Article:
Reaching towards Reconciliation
Twenty-seven years ago on November 22nd, God asked me to do one of the most difficult things of my life. He asked me to call my Dad the next day for his birthday.
You see, my father and I had been estranged for most of my adult life. It’s a long, unpleasant story, but he’d not spoken to me at all for the five years prior to this date. In his last letter to me, he had disowned me. I knew if I were to call him that he’d curse me. My then-husband was the pastor of a small church. That evening I stood before the congregation and sought their support in prayer as I would endeavor to be obedient to God’s request the following day.
Monday, November 23, 1992, I put it off as long as I could. Finally, that evening, I made the call. It turned out similar to what I’d expected. “What are you calling me for?” he demanded. “I wanted to wish you a happy birthday, and tell you that I love you.” He replied with cursing.
Only this time—it must’ve been God—I didn’t feel defensive. Instead, I saw my father as a hurting man. I responded calmly, “I hope you will forgive me someday.”
“You can’t live long enough! (More cursing.)”
“I’ll pray every day that you’ll forgive me.”
“You’re praying to the wrong God. (Cursing.)” He cursed my education, my parenting, everything about my life. . . After 45 minutes, I asked to speak to my stepmother. We exchanged a few pleasantries, then ended the call.
I was drained. I didn’t know why God had asked that of me, but I knew if something were to happen to either of us, I had done all I could to reconcile.
About an hour later, the phone rang. When I answered, a voice said, “I forgive you.”
“Who is this?” I asked.
“It’s God, who do you think?” my father answered sarcastically.
“What made you change your mind?”
“Well, I realized that life is too short, and my family is too small. I’d like you to bring my granddaughters up for Christmas so that I can meet them and be a grandfather to them.”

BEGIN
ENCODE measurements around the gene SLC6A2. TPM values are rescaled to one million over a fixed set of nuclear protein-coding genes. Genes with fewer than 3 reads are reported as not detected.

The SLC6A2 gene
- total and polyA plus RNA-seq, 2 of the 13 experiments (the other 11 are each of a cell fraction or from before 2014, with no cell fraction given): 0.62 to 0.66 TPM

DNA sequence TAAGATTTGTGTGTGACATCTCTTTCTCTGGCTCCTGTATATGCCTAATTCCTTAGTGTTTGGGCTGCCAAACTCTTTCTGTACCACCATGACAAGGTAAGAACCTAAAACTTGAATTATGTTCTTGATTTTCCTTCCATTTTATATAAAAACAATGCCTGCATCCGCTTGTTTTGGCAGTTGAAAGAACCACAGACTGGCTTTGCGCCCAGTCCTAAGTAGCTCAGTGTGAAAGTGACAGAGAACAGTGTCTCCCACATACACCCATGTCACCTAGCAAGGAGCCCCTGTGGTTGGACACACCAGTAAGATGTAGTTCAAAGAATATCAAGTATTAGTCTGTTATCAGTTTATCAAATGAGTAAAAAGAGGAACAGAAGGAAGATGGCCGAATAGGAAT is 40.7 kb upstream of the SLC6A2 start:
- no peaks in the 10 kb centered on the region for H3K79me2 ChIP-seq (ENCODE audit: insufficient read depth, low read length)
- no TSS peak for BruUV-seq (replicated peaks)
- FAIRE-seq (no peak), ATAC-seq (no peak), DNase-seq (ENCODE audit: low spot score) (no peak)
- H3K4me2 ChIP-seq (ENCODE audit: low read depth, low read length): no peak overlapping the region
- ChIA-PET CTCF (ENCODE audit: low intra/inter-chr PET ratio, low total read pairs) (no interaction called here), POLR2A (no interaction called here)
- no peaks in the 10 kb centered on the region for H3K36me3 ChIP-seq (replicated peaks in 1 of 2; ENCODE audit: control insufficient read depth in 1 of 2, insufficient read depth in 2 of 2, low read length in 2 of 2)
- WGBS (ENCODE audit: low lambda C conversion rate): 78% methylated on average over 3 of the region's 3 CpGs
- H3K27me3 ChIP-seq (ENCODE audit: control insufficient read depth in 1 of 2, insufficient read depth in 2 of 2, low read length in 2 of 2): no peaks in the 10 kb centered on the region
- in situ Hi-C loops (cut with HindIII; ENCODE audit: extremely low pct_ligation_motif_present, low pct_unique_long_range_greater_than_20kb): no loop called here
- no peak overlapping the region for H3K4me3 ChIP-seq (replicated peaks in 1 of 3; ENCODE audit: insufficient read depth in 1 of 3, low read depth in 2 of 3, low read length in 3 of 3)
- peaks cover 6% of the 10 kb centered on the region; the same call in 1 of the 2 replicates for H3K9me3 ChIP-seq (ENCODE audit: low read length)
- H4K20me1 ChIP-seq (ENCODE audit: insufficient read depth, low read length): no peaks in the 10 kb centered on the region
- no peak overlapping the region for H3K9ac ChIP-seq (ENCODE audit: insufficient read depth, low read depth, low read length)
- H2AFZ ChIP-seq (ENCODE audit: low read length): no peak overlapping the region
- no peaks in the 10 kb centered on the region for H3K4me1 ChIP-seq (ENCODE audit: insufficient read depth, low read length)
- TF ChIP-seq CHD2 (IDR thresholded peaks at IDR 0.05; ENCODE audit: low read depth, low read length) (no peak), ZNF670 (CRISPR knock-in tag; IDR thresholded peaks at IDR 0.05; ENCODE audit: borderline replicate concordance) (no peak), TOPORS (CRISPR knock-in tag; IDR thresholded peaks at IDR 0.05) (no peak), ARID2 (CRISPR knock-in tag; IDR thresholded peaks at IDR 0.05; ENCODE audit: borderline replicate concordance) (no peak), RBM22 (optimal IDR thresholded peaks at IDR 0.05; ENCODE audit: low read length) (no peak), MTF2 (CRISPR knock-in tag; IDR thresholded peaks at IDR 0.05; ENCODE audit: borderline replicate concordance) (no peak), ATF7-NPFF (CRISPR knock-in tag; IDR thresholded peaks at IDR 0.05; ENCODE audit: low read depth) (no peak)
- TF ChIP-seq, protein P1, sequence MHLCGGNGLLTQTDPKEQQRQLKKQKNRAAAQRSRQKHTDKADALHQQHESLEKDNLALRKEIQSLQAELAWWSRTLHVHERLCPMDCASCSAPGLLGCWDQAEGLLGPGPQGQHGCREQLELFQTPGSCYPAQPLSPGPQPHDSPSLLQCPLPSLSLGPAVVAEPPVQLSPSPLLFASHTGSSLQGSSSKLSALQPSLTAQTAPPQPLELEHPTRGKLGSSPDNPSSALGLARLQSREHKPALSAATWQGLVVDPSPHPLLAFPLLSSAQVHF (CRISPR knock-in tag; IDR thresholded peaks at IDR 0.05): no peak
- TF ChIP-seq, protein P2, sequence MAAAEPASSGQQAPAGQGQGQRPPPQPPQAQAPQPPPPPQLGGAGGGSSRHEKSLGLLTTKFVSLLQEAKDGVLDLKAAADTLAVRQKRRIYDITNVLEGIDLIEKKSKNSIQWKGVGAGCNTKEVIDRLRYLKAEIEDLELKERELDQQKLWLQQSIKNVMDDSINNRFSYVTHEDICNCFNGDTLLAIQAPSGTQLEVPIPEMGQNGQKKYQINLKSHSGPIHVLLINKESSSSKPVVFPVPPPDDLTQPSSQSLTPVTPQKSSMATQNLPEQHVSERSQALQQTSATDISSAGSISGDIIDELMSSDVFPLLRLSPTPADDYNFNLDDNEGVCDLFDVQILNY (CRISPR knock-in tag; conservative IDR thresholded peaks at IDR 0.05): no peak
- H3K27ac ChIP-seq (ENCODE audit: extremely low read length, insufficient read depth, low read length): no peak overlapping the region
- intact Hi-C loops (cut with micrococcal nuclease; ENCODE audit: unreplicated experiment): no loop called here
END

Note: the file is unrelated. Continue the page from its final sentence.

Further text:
What a miracle! But that’s not the end of the story. We were reunited on Christmas, and the day after, we went to Baltimore and celebrated with my grandparents and aunt and uncle. I have a picture of the ten of us. It would be the last time we were all together.
In less than two months, my wonderful stepmother, Bonnie, was diagnosed with cancer in the brain and spinal cord. Because my father and I had reconciled, I had the privilege of coming to WV and taking care of her for a while. She passed away on April 14, 1993, and two weeks later my husband and I separated. I was there for my father when he needed me, and he was there when I needed him.
The following year my grandfather passed away, and in the spring of 1998, my uncle suddenly died. Then, on May 21, 1998, my father was found deceased in his home. I was devastated.
My daughters and I moved here to clean the house out and sell it, but it didn’t sell. The following year, I found employment and was able to get a loan to pay off my father’s mortgage and purchase from my brother his half of the estate. Within the next two years, my grandmother and aunt passed away, too. Within seven years, all but my daughters and I were gone from that Christmas gathering.
My father didn’t know how accurate his statement was that “life is too short, and my family’s too small.”
Because I obeyed God and made that very difficult phone call, I had five wonderful years with my dad, I got to spend time with the rest of his family before they were all taken, and I have the home that I live in today. That’s my Thanksgiving story. Thank you, Heavenly Father.